January 24, 2006
CORAL GABLES -- The Miami Hurricanes don't plan on scrapping their pro-style offense, but the recent addition of Todd Berry as quarterbacks coach likely means that UM will incorporate a bit of the trendy spread offense into the arsenal.
Berry, who spent six seasons as a head coach at Army and Illinois State and the past two years as the offensive coordinator at Louisiana-Monroe, has run a version of the spread offense in most of his college stops.
Coach Larry Coker's goal for next season is for UM's offense to be more explosive, complete more high-percentage passes and protect the quarterback better. He was especially troubled that UM struggled to get the ball to its playmakers last season, a problem that contributed to the dismissals of four assistants (three offensive) after the devastating 40-3 Peach Bowl loss to LSU.
"The main thing I want to do is be an attacking, explosive offensive football team," Coker said. "We have those types of players, and we need to do those things on the field."
With Berry in the fold, Coker said he will turn his attention to recruiting before continuing his search for a new offensive coordinator. But he didn't rule out holding the position himself, if a suitable candidate doesn't surface.
Coker has been advised to take his time in assembling his new staff and search for the right mix of assistants. According to several sources, last year's group had too many personality clashes, and that ultimately led to differing philosophies and some staff discord.
"I want staff chemistry," Coker said. "I want guys that can really contribute."
Coker has a long history with Berry, whom he coached as a quarterback at Tulsa and mentored as a young assistant. (Ironically, Berry's career blossomed more quickly than Coker's did.) In regard to the opening up of the offense, Coker said Berry brings energy and fresh ideas.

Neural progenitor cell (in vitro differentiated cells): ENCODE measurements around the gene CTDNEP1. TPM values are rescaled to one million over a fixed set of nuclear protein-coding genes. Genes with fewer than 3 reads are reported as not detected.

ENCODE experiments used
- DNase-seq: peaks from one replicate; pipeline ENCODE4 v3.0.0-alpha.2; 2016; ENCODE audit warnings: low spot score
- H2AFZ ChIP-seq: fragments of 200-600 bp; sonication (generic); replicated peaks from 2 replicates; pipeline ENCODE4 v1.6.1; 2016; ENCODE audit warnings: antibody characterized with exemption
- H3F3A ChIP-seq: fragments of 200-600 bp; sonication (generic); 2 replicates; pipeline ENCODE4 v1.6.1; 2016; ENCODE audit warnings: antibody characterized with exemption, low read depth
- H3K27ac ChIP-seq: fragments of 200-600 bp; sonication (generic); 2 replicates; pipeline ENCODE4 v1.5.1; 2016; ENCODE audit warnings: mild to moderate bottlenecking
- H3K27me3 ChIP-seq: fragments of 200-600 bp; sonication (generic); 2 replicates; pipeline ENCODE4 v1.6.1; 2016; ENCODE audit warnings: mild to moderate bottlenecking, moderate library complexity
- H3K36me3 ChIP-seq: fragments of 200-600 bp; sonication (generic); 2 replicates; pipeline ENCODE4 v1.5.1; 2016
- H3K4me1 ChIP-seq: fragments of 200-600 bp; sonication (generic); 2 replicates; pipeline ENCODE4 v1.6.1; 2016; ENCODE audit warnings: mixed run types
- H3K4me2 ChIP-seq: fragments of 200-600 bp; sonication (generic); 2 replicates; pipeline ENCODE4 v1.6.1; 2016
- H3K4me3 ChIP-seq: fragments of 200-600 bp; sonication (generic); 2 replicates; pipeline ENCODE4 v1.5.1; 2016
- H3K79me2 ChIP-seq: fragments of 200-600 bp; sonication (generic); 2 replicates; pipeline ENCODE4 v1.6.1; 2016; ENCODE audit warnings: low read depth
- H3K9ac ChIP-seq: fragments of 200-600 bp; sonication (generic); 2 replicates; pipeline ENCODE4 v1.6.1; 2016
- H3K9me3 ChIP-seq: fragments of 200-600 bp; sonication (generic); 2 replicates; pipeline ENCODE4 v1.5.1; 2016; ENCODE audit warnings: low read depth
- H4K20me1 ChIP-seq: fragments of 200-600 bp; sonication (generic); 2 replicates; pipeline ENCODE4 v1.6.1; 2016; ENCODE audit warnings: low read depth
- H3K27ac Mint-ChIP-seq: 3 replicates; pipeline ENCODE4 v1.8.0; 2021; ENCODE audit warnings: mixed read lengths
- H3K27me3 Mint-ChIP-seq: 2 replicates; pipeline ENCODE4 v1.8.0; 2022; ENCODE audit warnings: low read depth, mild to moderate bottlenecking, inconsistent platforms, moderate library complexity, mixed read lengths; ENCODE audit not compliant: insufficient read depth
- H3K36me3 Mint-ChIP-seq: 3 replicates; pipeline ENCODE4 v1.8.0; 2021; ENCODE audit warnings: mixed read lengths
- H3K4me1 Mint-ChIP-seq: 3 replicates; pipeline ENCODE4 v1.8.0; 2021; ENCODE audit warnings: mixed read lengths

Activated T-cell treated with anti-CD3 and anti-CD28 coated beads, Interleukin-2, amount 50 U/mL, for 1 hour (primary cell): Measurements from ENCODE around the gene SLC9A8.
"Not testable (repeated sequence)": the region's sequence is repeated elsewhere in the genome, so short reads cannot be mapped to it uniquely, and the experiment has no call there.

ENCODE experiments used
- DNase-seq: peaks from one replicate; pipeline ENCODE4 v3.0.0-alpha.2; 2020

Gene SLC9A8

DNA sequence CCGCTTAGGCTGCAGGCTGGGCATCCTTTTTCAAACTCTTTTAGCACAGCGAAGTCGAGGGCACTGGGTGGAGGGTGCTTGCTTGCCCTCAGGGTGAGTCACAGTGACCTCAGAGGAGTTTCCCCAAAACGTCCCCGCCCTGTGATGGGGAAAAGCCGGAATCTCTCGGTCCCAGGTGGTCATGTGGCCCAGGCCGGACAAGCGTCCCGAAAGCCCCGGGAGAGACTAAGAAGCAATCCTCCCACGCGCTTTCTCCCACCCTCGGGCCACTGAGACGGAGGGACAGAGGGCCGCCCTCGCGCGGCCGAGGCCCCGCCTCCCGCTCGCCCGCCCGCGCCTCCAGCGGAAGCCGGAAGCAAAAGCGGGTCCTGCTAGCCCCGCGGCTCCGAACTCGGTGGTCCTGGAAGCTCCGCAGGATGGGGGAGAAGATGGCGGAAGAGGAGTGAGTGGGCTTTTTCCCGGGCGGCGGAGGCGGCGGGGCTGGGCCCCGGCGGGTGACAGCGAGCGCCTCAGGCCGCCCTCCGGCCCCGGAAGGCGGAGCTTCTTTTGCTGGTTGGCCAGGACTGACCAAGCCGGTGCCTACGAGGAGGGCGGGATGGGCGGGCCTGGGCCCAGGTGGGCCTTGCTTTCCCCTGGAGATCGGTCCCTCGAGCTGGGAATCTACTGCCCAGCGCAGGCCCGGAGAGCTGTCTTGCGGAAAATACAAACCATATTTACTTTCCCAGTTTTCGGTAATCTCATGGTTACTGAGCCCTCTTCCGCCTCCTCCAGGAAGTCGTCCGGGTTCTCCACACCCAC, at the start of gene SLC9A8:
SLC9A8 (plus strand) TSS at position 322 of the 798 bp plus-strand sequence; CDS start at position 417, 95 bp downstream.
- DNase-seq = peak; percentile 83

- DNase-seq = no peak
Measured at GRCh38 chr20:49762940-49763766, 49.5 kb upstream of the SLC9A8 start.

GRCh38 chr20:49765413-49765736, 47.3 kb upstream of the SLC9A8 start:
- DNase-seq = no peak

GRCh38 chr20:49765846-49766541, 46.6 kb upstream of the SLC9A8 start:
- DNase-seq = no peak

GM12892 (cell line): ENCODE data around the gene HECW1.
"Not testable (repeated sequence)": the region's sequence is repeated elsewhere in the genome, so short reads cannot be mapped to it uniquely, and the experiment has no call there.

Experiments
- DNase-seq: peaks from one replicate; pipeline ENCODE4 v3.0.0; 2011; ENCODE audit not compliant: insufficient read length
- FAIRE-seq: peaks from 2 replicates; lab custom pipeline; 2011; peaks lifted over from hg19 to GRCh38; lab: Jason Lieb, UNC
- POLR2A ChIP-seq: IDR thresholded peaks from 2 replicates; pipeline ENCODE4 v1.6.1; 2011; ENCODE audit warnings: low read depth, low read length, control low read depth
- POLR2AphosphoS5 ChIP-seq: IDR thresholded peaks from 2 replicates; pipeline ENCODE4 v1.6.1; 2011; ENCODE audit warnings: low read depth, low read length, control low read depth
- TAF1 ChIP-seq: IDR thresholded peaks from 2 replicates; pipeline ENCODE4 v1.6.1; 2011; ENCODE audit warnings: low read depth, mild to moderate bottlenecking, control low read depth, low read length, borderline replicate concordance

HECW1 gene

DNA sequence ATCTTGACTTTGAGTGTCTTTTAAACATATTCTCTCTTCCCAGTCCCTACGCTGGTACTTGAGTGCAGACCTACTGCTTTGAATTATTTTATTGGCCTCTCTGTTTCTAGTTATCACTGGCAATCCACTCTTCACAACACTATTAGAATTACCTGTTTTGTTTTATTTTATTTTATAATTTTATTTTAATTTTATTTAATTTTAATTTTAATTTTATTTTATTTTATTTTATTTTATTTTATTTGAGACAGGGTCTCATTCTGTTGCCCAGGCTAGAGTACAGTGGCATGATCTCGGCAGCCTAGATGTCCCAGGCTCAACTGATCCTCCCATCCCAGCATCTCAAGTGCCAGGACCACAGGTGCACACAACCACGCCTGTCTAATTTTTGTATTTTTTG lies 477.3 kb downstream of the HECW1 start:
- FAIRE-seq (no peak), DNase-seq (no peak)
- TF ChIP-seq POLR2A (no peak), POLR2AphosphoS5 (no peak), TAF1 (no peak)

"You can't stay the same," Coker said. "You stay the same and people catch up. They understand your schemes and they game plan for those things, and it makes it very difficult. We have good players, but we also have to give those players advantages with proper matchups."
Miami has four more assistant spots to fill and likely won't do it until after the Feb. 1 national signing day. Outside of an offensive coordinator, the Hurricanes still are searching for someone to coach their running backs, offensive line, special teams, defensive line and linebackers.
Coker said there's a possibility that tight ends coach Mario Cristobal will end up handling UM's offensive line, and that defensive coordinator Randy Shannon will wind up coaching the linebackers.
"I would like to get it done as soon as we can, but I don't want to get it done too quickly and not get the best candidates that we can get," UM athletic director Paul Dee said. "The most important thing we can do right now is take our time."
Dee instructed Coker to see "how the dust settles in the world of coaching changes." Dee was referring to the NFL, where nine teams changed (or are in the process of changing) head coaches just in the past month. That means numerous NFL assistants, including some with ties to UM as a former player or assistant, may be available in the coming weeks, after the new pro staffs are assembled.
"We want to make sure we've had the opportunity to look over all the available people that we might be able to attract here at the University of Miami," Dee said, "particularly to run our offense."